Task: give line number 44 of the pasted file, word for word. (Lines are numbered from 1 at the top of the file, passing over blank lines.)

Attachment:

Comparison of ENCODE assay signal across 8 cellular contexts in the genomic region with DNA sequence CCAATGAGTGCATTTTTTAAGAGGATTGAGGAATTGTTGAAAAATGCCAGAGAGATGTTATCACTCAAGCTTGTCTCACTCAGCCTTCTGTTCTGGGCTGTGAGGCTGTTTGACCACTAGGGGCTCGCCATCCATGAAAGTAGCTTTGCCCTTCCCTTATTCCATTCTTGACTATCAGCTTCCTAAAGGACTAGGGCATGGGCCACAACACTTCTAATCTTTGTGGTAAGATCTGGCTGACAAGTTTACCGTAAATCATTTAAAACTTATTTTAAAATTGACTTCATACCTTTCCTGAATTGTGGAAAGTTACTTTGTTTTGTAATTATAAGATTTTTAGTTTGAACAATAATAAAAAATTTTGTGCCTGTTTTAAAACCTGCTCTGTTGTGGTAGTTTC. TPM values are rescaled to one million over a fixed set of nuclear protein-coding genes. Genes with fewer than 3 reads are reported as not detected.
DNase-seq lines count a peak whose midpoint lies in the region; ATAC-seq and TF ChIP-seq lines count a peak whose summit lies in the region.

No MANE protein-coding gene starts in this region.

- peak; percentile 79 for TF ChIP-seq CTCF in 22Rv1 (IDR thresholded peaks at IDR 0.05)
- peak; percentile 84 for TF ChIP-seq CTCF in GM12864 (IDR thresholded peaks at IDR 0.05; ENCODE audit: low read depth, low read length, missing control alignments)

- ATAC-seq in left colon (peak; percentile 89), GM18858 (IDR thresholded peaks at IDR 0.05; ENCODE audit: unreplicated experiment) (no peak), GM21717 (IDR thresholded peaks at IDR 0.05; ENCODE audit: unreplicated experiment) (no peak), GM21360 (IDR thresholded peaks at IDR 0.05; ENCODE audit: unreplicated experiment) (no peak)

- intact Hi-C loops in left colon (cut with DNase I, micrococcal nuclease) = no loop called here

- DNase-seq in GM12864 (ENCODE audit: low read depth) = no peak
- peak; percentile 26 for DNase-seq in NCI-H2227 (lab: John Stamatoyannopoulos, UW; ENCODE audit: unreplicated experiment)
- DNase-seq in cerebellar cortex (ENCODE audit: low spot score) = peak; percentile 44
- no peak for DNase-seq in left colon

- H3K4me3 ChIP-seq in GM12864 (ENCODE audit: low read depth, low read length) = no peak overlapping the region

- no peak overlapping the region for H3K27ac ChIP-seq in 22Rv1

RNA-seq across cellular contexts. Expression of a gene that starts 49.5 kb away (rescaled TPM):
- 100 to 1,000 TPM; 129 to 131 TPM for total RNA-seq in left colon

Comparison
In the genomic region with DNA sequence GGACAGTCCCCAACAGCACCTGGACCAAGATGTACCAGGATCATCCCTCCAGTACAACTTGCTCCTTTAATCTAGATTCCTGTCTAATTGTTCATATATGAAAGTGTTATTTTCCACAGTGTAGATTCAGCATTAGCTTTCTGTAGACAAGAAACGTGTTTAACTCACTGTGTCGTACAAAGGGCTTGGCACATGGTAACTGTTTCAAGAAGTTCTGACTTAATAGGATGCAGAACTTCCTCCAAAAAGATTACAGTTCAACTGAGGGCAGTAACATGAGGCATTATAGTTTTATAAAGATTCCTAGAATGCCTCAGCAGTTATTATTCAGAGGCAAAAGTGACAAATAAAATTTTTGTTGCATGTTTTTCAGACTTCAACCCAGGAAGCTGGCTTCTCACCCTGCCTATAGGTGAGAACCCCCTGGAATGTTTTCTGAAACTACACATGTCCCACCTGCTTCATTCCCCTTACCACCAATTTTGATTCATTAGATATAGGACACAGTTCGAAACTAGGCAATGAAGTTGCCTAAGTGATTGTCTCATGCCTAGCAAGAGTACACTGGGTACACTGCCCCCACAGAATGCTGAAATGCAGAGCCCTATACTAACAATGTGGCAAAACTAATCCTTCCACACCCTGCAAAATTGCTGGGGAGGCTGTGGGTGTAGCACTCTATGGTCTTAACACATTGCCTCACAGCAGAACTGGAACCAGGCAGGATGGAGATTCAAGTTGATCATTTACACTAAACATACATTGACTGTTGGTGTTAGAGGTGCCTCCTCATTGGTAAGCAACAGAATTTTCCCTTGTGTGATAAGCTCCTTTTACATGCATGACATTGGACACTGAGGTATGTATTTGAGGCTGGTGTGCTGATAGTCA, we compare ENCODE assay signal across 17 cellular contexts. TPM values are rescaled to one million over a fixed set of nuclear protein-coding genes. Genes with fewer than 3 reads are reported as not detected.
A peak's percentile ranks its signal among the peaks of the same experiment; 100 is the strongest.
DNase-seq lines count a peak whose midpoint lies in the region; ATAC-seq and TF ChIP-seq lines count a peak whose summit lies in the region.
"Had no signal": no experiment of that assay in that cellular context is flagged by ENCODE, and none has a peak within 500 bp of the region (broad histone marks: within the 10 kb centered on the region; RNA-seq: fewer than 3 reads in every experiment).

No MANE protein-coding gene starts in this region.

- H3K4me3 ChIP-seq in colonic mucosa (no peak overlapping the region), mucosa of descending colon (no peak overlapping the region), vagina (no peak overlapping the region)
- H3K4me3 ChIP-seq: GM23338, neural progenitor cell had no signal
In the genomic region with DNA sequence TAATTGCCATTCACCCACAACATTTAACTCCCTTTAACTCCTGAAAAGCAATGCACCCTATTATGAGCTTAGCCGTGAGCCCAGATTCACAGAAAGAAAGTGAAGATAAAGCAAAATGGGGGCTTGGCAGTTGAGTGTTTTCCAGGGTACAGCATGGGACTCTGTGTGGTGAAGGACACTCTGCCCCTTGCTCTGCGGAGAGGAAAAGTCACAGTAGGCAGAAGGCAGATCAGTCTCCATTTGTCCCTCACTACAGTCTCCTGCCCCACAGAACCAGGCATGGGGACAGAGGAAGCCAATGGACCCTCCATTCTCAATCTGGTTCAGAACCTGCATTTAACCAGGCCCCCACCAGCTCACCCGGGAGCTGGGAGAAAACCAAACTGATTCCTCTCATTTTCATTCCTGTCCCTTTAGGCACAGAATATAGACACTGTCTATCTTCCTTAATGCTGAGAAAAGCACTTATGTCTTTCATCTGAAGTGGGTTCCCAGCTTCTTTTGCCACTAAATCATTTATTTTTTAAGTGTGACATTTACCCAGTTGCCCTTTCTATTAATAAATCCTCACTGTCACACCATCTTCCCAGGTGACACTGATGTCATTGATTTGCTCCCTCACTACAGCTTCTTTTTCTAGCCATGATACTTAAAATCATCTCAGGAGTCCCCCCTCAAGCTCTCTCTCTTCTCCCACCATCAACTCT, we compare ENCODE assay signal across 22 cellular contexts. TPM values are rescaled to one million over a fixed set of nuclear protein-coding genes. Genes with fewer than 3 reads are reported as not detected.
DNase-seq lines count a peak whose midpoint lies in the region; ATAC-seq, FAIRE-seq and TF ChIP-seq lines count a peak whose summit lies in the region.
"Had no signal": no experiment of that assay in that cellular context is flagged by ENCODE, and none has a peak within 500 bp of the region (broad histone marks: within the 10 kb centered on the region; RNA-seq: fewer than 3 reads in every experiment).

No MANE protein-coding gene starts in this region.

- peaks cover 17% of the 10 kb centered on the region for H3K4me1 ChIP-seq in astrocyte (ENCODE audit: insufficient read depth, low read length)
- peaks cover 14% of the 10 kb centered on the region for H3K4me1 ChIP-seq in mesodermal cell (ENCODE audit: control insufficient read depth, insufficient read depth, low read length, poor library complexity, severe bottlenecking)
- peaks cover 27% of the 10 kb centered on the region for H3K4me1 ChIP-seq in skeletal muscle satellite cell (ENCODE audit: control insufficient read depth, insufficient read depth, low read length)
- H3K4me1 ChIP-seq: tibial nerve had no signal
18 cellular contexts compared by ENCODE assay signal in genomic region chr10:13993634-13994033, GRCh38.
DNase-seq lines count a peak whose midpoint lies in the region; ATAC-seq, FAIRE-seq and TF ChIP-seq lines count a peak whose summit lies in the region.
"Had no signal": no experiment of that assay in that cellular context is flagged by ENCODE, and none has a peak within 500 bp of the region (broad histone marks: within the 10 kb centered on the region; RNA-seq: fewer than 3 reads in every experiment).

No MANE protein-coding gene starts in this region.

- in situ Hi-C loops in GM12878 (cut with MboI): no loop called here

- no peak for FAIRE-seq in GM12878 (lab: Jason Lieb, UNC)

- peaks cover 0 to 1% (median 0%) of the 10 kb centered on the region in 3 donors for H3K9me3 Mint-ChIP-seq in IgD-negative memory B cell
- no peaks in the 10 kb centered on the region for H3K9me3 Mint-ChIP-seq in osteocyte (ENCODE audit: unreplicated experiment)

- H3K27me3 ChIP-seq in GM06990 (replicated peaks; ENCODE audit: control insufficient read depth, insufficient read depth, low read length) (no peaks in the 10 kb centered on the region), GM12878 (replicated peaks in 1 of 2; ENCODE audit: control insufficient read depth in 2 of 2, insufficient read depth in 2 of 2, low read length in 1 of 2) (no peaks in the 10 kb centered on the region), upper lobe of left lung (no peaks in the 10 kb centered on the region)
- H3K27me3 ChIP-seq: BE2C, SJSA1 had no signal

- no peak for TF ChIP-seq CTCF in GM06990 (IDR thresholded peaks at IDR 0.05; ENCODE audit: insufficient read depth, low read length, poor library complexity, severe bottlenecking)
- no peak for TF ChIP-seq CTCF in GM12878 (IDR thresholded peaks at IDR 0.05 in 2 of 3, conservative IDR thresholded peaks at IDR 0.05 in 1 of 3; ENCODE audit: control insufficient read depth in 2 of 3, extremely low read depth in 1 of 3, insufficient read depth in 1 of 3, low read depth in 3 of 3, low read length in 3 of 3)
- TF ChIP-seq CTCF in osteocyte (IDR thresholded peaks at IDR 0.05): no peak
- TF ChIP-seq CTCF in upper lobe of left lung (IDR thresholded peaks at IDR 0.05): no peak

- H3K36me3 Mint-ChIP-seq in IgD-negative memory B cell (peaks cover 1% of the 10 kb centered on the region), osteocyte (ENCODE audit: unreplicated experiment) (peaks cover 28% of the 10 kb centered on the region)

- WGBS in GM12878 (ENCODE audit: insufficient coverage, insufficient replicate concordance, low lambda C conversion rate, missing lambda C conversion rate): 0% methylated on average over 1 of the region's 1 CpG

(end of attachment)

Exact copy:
- TF ChIP-seq CTCF in osteocyte (IDR thresholded peaks at IDR 0.05): no peak